I have stumbled onto historical mining in a number of places in Ireland in my travels. Particularly at Allihies and Mizen in West Cork and along the so-called Copper Coast in Waterford. However, I had no idea of the significance of copper mining in Killarney, and only came across it by chance recently when exploring Killarney National Park’s other delights.
19th Century mining of copper underpinned many fortunes for its British landowners. In Castletownbere in West Cork, it was the Puxley’s and Killarney it was the Earls of Kenmare and then the Herberts, who funded their magnificent home at Muckross from their mining wealth. Ironically the mansion at Muckross was completed in 1843 as the Famine ravaged Ireland. But the saga of mining in Killarney goes back much further, deep into Neolithic times.
When we talk of mining history in Australia, we think back to the first gold rushes in NSW and Victoria, which were in 1851, or Australia’s own copper boom, which started in South Australia in the 1840s. Mining effectively ended Australia’s time as a penal colony and led to an explosion of free immigration. So it took a bit to wrap my mind around the mining heritage of a country that goes back thousands of years.
Mining has taken place at two locations on the Killarney Lakes, Ross Island and on the Muckross Peninsula. Mining there reflects human occupancy from the end of the Neolithic Period and the early Bronze Age (2500-1800 BCE) through Christian times (8th Century) to industrialization in the 18th and 19th centuries.
Ross Island is the earliest known site for copper mining in Ireland. The activity has been dated by the discovery of Beaker pottery by a team from National University of Ireland Galway in 1992. The so-called Bell Beaker culture is named after the inverted bell-shaped pottery vessels found scattered throughout Western Europe and dated in Ireland from 2500 BCE to 2200 BCE. This has been confirmed by radiocarbon dating at the site.
The true Bronze Age in Ireland (that is when copper was alloyed with tin or arsenic to manufacture weaponry and tools) started around 2000 BCE. Prior to this was the ‘Copper Age’ and copper from Ross Island would have been used for daggers or axe heads or other copper objects and was traded widely. Chemical fingerprinting and lead isotope analysis shows that Ross Island was the only source of copper until 2200 BCE in Ireland. Not only this, but two-thirds of artefacts from Britain before this time show the same signature. And Ross Island copper is found to be present in artefacts found in Netherlands and Brittany. After this time other mines from southern Ireland became more important.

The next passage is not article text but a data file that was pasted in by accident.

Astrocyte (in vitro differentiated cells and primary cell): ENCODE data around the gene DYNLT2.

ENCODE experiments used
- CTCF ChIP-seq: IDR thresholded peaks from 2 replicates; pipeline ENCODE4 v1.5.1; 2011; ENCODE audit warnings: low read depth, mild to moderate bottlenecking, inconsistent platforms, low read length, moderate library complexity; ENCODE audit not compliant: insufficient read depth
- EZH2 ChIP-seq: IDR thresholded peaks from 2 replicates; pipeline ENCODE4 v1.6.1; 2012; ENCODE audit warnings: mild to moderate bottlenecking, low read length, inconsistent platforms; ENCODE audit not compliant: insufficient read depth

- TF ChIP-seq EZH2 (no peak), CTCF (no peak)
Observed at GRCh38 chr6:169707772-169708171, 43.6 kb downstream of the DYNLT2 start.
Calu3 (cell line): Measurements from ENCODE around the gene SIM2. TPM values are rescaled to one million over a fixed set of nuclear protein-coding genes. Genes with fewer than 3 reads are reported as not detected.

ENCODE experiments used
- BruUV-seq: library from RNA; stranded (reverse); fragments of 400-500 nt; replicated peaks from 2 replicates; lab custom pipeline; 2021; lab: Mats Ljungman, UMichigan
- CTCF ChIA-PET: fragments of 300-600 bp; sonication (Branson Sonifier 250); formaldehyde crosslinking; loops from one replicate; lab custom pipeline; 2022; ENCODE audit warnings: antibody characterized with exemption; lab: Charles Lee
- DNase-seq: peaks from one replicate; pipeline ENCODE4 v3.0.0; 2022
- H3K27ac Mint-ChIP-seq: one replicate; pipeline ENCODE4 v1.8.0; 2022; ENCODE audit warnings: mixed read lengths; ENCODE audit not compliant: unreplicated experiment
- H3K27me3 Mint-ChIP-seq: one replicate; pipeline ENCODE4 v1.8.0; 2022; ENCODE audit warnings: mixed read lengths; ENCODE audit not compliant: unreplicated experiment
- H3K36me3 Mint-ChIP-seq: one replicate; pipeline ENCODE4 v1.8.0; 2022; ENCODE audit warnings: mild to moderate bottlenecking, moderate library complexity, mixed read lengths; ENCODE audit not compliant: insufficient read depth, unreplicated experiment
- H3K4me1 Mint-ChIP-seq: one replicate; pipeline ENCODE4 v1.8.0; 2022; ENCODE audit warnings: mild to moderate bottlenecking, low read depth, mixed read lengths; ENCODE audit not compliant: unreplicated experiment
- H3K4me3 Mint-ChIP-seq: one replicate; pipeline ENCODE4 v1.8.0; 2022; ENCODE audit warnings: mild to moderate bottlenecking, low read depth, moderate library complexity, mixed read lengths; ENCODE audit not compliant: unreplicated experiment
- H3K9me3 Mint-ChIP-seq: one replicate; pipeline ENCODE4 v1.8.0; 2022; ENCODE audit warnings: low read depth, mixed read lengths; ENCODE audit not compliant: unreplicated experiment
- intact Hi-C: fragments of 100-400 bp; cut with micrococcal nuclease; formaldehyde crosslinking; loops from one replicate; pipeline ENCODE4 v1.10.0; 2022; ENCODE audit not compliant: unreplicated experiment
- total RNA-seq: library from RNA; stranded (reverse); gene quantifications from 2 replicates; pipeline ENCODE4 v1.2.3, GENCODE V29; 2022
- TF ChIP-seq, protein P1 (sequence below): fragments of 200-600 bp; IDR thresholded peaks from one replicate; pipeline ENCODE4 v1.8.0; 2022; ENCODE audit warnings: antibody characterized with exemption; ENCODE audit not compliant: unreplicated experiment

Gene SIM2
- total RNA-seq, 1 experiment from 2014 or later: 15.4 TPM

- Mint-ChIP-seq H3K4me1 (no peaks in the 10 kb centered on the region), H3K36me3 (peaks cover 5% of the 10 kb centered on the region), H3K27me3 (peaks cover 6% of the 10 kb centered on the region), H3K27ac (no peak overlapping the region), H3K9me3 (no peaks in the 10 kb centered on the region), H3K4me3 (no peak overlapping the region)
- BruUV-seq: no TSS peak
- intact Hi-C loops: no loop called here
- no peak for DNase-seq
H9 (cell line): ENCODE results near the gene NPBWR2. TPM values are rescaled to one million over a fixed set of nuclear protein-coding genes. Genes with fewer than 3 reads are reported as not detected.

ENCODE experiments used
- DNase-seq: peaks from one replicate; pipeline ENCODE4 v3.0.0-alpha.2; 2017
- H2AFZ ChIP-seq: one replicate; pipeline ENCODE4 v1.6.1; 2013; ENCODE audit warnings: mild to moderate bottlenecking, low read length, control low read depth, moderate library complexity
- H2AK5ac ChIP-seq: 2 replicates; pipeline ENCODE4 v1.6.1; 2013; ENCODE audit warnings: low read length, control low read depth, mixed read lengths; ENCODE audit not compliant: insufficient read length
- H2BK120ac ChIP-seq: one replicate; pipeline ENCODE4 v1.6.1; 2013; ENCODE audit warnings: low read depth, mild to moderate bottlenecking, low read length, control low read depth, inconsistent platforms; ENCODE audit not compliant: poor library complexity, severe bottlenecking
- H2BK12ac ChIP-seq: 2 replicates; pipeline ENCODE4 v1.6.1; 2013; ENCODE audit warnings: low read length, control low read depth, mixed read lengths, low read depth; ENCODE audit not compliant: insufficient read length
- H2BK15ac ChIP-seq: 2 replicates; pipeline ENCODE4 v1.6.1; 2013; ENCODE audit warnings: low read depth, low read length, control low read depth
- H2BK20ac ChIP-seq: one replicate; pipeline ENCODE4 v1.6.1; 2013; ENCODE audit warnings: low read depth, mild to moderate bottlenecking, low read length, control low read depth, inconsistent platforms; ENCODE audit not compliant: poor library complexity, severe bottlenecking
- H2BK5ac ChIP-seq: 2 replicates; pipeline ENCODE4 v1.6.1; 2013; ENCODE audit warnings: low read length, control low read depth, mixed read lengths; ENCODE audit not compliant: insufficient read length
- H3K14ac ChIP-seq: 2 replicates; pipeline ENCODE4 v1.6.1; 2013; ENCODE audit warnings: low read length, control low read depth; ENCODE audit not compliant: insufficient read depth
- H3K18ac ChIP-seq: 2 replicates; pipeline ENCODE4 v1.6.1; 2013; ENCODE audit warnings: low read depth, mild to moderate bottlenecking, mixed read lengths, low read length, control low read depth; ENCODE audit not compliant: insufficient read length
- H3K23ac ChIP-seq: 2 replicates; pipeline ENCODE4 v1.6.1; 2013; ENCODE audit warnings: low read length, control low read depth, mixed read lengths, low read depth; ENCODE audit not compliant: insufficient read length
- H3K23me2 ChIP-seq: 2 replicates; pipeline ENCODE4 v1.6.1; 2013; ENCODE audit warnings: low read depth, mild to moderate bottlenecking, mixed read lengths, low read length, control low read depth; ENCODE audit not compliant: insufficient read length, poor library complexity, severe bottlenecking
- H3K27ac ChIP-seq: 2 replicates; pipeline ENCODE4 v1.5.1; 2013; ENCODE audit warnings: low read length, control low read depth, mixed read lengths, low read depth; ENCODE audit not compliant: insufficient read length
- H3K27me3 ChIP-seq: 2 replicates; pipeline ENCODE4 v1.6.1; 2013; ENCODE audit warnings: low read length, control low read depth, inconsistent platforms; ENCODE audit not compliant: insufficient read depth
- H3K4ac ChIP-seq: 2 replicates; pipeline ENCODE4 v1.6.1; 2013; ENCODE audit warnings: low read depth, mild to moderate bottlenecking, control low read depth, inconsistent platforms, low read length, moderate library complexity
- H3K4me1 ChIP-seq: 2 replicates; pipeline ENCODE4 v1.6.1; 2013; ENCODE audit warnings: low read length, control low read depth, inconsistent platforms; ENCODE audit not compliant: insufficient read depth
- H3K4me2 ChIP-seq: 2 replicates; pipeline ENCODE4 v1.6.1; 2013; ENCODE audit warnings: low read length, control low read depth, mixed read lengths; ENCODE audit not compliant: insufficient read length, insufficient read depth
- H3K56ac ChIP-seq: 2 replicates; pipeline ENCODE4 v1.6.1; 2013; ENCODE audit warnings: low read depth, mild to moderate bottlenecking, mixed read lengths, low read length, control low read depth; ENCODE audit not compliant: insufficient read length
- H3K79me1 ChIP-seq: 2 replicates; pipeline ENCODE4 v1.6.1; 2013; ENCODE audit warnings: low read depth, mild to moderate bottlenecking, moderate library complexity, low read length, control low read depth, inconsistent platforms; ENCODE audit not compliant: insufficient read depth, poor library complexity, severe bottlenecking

So, Ross Island saw the transition from the Neolithic to the Bronze Age. Frankly, to me as a mining geologist, to be able to stand on the place where the mining took place that underpinned this highly significant transition in human development in Ireland was, for me, a special experience.
The early miners exploited a rich band of oxidized copper ore within the limestone through shallow cave-like excavations, tunnels and chambers, most of which were damaged by subsequent mining. Some of the surface ‘caves’ are visible today behind a rusting iron fence though the view is unfortunately heavily obscured by vegetation, which has been allowed to grow unchecked.
These openings were made in the days well before explosives, by lighting fires against the rock face to open fractures and then pounding the walls with stone hammers. The broken rock was then hand sorted and the separated ore was converted to metal by smelting in pit furnaces.
The last of the first phase of mining from this site is dated at 1700 BCE. Mining lay dormant for centuries then, but in the early Christian period was a Golden Age of metalworking in Ireland, when such treasures as the Tara Brooch were produced. Killarney was one of the centers of metallurgical and artisanal skills. Excavations at Ross Island have found small pit furnaces that date from 700 AD suggesting that ores from here were used to produce metals for the production of such objects.
Another thousand years passed before the final chapter in the exploitation of the wealth of Killarney copper played out.
This last phase of mining commenced in the early 18th century. The first attempts at extracting lead in 1707 and then again to work the mine in 1726 failed. In 1754 Thomas Herbert commenced mining under an arrangement with the then landowner, the Earl of Kenmare. Mining was difficult due to flooding from proximity to the lake edge and for the next fifty years was sporadic.